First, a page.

A “Simple Tweak” Is All It Would Take To Avert Wrongful Conviction. Why Aren’t We Doing It?

The Daytona Beach News-Journal has a great short article called “A way to end ‘tells’ for witness lineups,” in which the author touches on the “masses of data showing how flawed eyewitness testimony can be” and cites to the 2004 exoneration of a local man, Wilton Dedge, who was convicted on the basis of a flawed eyewitness identification.

We’ve talked about this topic at length, but it’s encouraging to see it making its way into mainstream media coverage of the systemic wrongful conviction problem that continues to plague the country. As the News-Journal points out, the most fundamental problem with police lineups — subtle cues by the lineup administrator suggesting the identity of the suspect to the witness — can be easily and immediately cured by implementing a “simple tweak”:

One of the easiest, and potentially most effective, fixes involves a simple tweak to a basic police tool: the lineup. This practice — in which police actually line up a row of people, or display a set of photographs and ask a witness to identify one as the criminal — is subject to flaws, particularly when the officer administering the lineup knows who the suspect is. Even though the officer might not intend to taint witness identification, it happens, through subtle “tells” such as fleeting changes of facial expression.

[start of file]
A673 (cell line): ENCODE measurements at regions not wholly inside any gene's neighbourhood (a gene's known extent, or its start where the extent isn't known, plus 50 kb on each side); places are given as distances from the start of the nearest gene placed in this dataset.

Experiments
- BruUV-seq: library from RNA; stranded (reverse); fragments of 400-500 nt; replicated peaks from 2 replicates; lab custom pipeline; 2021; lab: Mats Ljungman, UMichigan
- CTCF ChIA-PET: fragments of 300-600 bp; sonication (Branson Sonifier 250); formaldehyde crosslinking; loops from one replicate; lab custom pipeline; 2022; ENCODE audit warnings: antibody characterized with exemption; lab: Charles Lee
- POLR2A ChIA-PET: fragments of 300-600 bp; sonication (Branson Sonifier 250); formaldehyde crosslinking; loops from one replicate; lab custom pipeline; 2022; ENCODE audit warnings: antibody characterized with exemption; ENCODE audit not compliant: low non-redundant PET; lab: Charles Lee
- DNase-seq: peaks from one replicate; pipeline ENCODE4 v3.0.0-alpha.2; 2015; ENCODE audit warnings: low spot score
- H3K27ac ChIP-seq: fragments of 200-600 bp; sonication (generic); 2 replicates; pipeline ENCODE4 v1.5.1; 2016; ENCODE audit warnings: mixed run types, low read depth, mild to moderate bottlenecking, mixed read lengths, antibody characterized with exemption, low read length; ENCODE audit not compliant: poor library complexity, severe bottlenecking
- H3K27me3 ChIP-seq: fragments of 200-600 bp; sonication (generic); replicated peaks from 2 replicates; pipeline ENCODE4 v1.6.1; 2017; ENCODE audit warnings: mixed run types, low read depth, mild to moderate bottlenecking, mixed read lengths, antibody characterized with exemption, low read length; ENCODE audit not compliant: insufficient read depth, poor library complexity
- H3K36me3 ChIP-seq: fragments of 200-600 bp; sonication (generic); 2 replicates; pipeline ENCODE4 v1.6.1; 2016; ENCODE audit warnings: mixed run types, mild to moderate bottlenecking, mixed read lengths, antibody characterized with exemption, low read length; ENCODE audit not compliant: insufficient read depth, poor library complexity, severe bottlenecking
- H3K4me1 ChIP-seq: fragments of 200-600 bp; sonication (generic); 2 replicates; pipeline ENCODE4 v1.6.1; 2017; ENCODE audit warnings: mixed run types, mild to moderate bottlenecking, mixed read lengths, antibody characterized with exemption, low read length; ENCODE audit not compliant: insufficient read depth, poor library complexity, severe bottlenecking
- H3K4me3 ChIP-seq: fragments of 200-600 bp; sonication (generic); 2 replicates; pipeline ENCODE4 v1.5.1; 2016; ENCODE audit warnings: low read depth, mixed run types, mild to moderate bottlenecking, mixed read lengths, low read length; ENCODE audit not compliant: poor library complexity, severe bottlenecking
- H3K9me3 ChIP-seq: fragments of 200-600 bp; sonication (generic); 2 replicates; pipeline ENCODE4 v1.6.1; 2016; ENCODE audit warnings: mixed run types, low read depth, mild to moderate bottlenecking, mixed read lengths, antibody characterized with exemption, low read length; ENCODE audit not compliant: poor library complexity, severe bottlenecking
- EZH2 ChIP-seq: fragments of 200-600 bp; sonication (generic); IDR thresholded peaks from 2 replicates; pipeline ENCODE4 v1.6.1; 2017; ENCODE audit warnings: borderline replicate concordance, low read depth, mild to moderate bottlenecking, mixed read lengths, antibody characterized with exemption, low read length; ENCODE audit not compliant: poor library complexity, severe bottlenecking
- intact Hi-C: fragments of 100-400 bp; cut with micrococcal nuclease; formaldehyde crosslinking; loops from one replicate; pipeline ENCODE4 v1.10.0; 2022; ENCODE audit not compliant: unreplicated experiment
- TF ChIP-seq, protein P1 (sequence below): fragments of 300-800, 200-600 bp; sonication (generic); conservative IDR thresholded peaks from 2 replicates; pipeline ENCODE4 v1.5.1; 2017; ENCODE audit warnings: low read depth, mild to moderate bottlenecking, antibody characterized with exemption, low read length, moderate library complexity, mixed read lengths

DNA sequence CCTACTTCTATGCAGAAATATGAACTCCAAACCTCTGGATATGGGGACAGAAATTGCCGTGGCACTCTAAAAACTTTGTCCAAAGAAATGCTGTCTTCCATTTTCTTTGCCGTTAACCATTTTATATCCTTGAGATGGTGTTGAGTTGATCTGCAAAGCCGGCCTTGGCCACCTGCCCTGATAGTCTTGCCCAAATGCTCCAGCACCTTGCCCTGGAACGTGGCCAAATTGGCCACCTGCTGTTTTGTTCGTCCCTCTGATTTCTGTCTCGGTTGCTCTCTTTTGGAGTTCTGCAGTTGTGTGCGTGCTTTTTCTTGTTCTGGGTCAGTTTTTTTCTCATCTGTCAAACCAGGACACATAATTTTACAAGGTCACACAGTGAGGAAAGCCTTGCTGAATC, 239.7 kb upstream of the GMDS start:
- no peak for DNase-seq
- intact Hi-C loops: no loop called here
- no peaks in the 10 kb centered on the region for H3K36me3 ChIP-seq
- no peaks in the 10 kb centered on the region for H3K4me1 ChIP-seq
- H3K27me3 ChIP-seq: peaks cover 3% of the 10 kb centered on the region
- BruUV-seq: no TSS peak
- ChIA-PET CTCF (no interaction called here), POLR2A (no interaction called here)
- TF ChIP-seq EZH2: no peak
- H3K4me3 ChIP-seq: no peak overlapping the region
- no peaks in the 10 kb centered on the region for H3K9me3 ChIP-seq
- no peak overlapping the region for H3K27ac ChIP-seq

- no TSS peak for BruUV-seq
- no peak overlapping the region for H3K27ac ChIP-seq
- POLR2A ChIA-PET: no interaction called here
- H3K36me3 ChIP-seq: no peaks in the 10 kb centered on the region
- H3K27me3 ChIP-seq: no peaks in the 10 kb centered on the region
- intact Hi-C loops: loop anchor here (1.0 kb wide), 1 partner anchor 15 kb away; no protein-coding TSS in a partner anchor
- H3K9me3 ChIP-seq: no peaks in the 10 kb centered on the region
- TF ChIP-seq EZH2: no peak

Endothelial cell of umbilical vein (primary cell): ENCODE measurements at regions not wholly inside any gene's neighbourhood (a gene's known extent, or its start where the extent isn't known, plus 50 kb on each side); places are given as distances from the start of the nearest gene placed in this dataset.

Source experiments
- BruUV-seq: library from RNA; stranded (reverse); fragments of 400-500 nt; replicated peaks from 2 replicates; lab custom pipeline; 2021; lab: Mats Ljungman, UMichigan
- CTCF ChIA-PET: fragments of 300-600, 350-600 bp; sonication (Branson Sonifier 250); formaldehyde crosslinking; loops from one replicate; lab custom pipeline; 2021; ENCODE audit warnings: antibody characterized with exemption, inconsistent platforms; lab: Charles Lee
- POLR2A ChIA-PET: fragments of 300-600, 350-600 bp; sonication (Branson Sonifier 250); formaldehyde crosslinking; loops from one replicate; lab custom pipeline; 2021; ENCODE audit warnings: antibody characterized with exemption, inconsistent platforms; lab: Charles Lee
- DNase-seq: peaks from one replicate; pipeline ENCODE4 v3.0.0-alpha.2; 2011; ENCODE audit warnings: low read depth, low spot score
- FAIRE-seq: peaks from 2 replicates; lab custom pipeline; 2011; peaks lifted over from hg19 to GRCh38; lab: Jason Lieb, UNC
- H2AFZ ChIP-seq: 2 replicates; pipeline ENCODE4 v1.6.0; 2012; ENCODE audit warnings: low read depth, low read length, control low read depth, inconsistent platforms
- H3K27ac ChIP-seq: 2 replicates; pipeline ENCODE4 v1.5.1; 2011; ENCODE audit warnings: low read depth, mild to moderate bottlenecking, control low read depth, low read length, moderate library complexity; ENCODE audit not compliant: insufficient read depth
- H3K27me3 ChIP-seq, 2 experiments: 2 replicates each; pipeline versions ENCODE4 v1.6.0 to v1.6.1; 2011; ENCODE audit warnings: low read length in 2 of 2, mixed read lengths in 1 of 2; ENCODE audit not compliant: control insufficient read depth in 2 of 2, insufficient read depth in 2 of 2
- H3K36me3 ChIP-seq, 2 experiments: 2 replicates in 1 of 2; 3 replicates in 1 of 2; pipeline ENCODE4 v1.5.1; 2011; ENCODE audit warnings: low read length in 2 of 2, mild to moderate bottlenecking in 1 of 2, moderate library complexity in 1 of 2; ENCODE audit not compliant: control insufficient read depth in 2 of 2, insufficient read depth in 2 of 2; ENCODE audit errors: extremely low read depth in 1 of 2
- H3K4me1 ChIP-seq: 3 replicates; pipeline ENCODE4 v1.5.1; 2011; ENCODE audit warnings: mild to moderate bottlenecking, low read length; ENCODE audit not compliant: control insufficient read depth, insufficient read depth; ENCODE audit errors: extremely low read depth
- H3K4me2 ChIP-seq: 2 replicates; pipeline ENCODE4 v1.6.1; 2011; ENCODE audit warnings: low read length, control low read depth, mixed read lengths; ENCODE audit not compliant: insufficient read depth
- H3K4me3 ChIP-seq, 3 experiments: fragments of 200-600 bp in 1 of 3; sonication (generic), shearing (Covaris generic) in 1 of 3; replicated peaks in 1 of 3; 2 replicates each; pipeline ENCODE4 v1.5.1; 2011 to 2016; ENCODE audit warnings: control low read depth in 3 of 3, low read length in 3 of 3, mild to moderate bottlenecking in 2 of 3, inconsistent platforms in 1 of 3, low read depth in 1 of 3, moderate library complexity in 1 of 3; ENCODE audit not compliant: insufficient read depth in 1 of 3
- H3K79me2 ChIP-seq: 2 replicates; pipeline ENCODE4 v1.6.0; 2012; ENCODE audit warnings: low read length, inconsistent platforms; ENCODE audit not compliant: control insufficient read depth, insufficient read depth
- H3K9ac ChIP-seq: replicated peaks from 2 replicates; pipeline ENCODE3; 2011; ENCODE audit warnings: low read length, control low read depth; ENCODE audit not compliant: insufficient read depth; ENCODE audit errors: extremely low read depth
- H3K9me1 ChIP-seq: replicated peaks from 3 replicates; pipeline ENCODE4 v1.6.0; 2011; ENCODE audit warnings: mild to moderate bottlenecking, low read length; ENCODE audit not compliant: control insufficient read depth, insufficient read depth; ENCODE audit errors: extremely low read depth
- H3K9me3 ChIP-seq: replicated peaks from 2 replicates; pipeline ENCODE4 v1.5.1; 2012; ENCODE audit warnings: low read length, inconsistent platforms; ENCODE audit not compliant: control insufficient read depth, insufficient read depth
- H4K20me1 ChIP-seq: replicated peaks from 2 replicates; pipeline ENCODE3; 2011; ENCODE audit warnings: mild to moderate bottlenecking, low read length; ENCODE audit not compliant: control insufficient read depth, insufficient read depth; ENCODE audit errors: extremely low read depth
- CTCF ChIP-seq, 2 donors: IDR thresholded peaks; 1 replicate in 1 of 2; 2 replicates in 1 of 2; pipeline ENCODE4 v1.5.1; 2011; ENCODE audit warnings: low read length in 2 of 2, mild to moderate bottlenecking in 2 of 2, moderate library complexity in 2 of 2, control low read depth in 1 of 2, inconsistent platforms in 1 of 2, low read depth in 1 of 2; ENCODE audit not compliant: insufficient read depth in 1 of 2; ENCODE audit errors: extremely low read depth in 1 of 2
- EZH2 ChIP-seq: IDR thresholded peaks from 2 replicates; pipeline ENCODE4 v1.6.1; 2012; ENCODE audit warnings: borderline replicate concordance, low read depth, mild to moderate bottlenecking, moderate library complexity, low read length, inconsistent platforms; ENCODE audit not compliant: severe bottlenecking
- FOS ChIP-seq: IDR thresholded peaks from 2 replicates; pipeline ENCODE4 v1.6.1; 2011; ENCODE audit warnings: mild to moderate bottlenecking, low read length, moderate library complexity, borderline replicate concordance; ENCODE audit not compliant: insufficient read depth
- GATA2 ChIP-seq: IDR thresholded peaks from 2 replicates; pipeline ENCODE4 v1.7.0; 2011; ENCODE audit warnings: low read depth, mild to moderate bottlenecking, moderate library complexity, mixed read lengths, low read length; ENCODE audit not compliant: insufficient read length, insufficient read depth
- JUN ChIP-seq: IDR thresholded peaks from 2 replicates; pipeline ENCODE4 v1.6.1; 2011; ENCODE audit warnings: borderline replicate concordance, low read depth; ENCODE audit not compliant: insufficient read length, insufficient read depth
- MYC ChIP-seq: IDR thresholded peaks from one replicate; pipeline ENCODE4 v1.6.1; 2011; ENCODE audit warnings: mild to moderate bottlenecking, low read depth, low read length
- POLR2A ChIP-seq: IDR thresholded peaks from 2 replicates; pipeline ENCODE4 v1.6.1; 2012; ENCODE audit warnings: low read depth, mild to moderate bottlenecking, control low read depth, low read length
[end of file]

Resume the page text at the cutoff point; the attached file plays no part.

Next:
The solution is to remove that officer from the lineup process, substituting another officer — one who has never seen the suspect and doesn’t know who the ringers are. This procedure, called a “double-blind” lineup, is the best way to ensure that eyewitness IDs are as accurate as possible.

A “simple tweak” is all it takes, with little or no cost to law enforcement agencies or taxpayers. The fact that we’re still debating this, while innocent people continue to be convicted on the basis of false eyewitness testimony, is inexplicable.


One Response to A “Simple Tweak” Is All It Would Take To Avert Wrongful Conviction. Why Aren’t We Doing It?

  1. […] reminds us that it wouldn’t take much to “fix” faulty ID procedures and yet we’re […]

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